Kraemer, H. C. (2010). Epidemiological methods: About time. International Journal of Environmental Research and Public Health, 7, 29-45.  

Kramer, M. R., & Hogue, C. R. (2009). Is segregation bad for your health? Epidemiologic Reviews. 31, 178-194.

Williams, D. R., & Collins, C. (2001). Racial residential segregation: A fundamental cause of racial disparities in health. Public Health Reports, 116(5), 404-16.

Cite This Article as: Teachers College Record, Date Published: June 23, 2010
https://www.tcrecord.org ID Number: 16036, Date Accessed: 12/8/2021 9:03:14 AM

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About the Author
  • William Tate IV
    Washington University in St. Louis
    E-mail Author
    WILLIAM F. TATE IV is the Edward Mallinckrodt Distinguished University Professor in Arts & Sciences and Faculty Scholar in the Institute of Public Health at Washington University in St. Louis. He is a past president of the American Educational Research Association. His forthcoming book project is titled, Research on Schools, Neighborhoods, and Communities: Toward Civic Responsibility (Rowan & Littlefield).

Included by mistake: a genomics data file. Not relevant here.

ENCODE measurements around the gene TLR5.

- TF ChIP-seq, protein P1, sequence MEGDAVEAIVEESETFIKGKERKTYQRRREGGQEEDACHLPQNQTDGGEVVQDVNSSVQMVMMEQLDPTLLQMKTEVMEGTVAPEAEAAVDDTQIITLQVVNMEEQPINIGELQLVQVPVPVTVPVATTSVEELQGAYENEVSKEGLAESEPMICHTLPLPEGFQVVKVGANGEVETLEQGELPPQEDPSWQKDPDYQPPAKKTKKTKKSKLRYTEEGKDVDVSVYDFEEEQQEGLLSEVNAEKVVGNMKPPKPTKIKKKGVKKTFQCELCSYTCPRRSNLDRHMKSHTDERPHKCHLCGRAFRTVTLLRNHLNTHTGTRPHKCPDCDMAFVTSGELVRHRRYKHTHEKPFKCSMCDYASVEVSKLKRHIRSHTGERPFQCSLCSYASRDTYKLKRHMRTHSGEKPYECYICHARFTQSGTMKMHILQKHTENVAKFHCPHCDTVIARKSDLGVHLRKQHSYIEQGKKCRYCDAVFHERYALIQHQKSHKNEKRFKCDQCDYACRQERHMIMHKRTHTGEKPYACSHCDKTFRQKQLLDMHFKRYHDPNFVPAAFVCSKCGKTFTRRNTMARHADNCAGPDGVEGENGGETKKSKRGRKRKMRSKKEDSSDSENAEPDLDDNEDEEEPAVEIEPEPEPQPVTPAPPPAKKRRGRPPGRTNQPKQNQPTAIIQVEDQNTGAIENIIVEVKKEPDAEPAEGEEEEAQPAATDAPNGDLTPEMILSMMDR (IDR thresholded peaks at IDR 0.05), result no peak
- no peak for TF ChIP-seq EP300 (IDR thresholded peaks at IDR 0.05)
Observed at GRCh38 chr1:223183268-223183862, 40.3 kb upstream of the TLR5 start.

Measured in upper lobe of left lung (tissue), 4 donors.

• Catherine Striley
    Washington University in St. Louis
    CATHERINE L.W. STRILEY PhD, ACSW, MPE is a Research Assistant Professor in the Epidemiology and Prevention Research Group, Department of Psychiatry, and the Associate Director of the Master of Psychiatric Epidemiology Program in the Washington University School of Medicine. She is currently the principal investigator on a community epidemiological study of the prevalence of Tourette Syndrome and Tic Disorders in minority populations and is a co-investigator on a nation-wide epidemiological study of nonmedical stimulant use among youth.